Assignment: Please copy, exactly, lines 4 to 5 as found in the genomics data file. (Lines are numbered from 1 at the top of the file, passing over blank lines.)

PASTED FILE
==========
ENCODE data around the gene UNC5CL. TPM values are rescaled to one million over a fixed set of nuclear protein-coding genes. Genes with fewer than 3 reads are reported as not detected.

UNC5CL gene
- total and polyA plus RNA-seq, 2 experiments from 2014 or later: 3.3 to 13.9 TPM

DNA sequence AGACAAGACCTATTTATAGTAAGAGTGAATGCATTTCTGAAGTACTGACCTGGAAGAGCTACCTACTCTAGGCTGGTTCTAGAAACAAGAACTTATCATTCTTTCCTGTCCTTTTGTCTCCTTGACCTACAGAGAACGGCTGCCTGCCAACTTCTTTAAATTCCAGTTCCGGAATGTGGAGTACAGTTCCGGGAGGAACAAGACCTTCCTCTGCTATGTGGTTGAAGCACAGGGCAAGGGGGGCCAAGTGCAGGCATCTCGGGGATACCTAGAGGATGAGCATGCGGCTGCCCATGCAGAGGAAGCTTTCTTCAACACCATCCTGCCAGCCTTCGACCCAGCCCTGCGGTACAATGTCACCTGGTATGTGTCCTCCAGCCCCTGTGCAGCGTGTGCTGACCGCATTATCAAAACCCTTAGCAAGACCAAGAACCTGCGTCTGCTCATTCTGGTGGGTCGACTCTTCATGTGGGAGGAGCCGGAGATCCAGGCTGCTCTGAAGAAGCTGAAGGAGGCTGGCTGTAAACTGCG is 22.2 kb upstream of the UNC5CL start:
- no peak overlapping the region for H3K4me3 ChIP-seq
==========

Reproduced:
DNA sequence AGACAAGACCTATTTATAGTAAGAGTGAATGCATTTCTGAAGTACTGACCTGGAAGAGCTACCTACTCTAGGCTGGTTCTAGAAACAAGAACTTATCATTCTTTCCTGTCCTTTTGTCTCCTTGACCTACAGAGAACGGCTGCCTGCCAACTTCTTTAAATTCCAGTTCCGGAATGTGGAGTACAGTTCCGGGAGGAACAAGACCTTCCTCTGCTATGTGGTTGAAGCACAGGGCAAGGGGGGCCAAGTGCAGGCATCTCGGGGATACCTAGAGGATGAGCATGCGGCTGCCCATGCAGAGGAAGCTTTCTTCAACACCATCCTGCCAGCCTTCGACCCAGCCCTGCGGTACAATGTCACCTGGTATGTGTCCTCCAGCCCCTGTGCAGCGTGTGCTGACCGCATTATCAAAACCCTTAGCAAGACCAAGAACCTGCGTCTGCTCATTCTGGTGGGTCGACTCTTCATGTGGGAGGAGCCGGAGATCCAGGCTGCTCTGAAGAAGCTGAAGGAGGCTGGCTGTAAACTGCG is 22.2 kb upstream of the UNC5CL start:
- no peak overlapping the region for H3K4me3 ChIP-seq